I was sitting in the playground after school watching my daughter, Tee, when one of the other moms made eye contact and started walking over. Uh-oh.
I knew her daughter and my daughter were in the same class. We’d smiled or nodded in passing as we waited in the pickup line, but we’d never actually spoken much. Despite loving to write and blog online, when it comes to real life I’m pretty introverted. It’s hard for me to initiate a conversation with someone I don’t know well, and making small talk is almost painfully awkward.
Anyway, this mom walked over and asked, “You’re Tee’s mom, right?” I figured she wanted to tell me about some rotten thing Tee had done, or maybe she wanted to invite me to a body wrap party. (Although if given a choice, I’d probably pick the first one.)
Instead she said something that completely caught me off guard.
She told me that her daughter was being picked on. At first I thought she meant that my kid had been bullying her daughter, and I caught myself feeling prickly. But I bit my tongue and waited for her to finish. She went on to say that a couple of days earlier, one of the girls in gym class (not Tee, thankfully) had said some mean things to her kid until she left the game to sit on the bench in tears.
I still wasn’t clear why she was telling me all this, until she told me that Tee had noticed her daughter crying and left the game to sit next to her and give her a hug. She said that Tee had been a really good friend to her daughter that day, and she thought I should know about it. She said, “I want you to know you’re doing a good job. You’re raising a good kid.”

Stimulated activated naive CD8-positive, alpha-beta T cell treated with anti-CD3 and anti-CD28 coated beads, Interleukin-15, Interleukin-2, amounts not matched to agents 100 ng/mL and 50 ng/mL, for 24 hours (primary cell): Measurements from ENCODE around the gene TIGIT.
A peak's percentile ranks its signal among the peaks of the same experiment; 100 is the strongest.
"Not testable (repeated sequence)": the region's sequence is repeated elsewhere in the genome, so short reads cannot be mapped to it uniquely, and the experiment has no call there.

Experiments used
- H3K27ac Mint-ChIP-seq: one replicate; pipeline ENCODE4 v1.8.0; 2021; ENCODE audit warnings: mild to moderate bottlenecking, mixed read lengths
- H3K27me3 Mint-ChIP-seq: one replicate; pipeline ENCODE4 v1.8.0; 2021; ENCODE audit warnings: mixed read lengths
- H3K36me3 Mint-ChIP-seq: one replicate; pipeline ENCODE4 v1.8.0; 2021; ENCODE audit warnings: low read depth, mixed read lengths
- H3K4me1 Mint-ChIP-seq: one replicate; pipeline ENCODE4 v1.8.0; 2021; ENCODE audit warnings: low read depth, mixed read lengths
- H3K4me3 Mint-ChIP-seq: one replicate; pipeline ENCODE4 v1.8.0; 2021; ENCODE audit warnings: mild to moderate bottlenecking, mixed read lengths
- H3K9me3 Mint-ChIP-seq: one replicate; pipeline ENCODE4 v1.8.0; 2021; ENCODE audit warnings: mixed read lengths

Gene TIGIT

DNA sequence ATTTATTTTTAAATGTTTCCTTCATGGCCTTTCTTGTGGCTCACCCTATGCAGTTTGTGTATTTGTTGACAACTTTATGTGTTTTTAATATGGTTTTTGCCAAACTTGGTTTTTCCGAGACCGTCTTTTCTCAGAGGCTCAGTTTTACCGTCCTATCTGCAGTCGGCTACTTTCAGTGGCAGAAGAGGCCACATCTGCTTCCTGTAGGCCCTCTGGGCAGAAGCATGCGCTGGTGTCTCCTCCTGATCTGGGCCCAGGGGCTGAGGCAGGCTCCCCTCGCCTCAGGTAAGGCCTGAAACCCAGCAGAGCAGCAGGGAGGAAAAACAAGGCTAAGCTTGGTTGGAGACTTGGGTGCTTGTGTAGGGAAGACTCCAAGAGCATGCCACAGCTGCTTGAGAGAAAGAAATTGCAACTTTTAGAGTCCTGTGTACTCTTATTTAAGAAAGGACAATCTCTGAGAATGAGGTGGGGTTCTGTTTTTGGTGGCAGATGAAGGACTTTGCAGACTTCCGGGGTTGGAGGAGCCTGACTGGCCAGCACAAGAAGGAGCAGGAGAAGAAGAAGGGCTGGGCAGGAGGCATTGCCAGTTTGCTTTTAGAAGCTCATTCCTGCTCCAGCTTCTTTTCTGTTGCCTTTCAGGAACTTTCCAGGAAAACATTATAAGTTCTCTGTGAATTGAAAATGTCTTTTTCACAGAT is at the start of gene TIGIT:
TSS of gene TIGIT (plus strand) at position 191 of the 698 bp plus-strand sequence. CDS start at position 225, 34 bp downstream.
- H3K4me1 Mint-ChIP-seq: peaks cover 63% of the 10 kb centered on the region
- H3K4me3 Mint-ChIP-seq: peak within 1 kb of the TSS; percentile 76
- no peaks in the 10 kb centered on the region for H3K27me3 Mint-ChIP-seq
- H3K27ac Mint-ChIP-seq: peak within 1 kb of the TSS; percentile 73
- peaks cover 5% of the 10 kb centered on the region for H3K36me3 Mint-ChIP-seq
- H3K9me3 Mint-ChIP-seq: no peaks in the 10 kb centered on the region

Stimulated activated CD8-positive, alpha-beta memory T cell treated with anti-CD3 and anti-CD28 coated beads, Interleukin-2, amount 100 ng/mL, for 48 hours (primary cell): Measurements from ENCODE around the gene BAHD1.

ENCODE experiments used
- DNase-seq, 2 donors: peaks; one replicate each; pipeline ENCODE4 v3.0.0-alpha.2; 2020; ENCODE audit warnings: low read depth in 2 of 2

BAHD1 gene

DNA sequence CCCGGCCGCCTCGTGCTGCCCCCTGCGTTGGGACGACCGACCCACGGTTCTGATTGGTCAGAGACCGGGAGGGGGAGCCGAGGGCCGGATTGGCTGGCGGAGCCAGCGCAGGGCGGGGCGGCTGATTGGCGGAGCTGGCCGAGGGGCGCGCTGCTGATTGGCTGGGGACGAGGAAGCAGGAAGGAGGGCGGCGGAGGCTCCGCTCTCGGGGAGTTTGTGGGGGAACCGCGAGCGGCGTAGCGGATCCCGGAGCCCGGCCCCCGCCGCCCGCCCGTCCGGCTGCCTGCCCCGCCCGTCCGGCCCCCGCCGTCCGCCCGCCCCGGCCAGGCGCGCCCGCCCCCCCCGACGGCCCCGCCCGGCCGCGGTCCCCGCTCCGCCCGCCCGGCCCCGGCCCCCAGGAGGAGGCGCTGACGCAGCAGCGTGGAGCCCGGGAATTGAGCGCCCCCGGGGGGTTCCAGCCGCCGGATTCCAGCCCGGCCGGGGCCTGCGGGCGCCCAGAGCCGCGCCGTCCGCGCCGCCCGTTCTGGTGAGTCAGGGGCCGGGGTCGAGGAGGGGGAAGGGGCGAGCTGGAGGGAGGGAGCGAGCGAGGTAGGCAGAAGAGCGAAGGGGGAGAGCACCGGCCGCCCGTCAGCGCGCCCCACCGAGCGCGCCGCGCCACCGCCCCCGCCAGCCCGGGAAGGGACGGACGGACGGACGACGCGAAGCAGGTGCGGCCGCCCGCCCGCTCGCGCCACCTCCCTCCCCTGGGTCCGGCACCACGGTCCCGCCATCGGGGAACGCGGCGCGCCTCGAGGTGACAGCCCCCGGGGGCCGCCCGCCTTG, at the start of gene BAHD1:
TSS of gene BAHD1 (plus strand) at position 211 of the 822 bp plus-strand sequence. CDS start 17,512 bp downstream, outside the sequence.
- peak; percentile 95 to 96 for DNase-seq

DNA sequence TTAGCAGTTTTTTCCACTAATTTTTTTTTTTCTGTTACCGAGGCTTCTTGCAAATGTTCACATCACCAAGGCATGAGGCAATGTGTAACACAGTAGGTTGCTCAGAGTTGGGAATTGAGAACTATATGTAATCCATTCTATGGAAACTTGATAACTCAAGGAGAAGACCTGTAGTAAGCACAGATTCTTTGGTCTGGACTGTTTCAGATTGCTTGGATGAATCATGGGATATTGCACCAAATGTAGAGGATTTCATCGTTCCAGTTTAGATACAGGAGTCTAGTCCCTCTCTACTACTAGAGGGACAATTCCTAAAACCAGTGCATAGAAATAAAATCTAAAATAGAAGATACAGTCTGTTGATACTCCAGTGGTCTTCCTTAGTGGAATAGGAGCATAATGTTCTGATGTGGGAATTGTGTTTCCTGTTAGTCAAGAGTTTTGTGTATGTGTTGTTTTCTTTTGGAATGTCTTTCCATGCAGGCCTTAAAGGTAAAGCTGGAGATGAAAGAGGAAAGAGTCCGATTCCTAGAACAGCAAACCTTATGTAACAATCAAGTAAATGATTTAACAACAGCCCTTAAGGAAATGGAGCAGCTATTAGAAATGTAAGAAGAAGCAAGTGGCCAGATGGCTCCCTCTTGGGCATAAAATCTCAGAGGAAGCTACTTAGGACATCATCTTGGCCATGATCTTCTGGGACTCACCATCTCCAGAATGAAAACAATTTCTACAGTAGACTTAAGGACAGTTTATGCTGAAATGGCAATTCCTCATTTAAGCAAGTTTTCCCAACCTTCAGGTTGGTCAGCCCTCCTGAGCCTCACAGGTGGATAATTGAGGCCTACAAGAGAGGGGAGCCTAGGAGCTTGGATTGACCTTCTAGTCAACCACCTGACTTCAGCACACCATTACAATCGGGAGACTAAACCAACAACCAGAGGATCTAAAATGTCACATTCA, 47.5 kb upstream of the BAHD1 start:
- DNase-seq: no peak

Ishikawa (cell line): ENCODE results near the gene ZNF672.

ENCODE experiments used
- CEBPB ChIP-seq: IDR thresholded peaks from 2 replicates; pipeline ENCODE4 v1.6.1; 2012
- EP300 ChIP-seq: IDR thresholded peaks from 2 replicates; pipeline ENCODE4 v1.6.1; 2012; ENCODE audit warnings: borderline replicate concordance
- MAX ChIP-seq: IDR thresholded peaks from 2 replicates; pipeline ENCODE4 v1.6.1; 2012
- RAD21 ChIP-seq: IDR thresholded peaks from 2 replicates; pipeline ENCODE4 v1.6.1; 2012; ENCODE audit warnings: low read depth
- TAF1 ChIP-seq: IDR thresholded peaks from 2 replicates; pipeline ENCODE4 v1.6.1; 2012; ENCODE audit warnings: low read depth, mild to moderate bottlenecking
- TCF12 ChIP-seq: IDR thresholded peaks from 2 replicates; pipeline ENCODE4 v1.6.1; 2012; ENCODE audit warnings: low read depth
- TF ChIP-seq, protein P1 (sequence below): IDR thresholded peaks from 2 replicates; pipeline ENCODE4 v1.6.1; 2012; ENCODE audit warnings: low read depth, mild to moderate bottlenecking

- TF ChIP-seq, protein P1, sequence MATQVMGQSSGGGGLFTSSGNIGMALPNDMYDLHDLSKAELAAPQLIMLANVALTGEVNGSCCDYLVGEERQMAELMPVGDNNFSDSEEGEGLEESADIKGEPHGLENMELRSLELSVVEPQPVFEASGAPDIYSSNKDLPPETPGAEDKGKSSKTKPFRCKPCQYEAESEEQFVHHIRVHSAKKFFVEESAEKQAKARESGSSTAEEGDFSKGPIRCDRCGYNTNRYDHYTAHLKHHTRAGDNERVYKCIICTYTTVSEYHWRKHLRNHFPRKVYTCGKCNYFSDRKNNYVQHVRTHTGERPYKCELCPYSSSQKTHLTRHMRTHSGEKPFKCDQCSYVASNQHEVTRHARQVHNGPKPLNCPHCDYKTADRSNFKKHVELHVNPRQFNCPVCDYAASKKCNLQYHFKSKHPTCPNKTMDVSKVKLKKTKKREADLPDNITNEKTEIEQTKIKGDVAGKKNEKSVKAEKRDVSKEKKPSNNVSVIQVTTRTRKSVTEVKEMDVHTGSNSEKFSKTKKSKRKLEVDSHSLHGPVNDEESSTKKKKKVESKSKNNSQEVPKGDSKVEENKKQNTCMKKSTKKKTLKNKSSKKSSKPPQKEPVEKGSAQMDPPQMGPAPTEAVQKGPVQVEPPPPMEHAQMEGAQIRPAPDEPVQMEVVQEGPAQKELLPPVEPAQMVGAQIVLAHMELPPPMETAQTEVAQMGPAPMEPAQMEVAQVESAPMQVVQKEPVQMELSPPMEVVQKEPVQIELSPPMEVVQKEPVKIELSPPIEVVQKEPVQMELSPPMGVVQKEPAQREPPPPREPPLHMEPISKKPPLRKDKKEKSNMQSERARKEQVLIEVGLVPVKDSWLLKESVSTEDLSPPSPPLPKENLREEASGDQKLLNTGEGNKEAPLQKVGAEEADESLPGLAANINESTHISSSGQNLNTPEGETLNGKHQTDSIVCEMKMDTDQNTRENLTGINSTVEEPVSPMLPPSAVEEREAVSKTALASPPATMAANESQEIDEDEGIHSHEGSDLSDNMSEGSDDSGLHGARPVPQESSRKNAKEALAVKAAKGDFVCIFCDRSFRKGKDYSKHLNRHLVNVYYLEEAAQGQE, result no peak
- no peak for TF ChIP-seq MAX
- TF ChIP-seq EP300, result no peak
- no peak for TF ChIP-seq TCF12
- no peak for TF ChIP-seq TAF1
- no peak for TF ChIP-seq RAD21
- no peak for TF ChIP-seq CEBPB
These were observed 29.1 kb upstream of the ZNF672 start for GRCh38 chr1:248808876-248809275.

I think I stammered out a thank you and asked if her daughter was doing okay. The entire conversation probably took less than three minutes, but those two little sentences meant more to me than this other mom will ever know.
Most days, parenting is a hard and dirty and thankless task. Half the time I feel like I’m screwing my kids up, and the rest of the time I’m worrying that I’m going to screw them up. I’ve been questioning myself more than usual lately – for a handful of different reasons – but hearing another mom in the trenches tell me that my daughter is making good choices, even when I’m not there, made me believe that we’re going to be okay. I can do this.
If you’re ever in the position to be able to share something like this with another mom, do it. You’ll never know how often she loses sleep worrying and hoping that her kids will turn out okay. Even though you do the same thing, you’ll never realize how often she second guesses herself or feels guilty about falling short of her own expectations. It may not seem like much to you, but it may be the most meaningful thing she ever hears. Truthfully, it’s exactly like leaving your game for a minute to sit with her and give her a hug.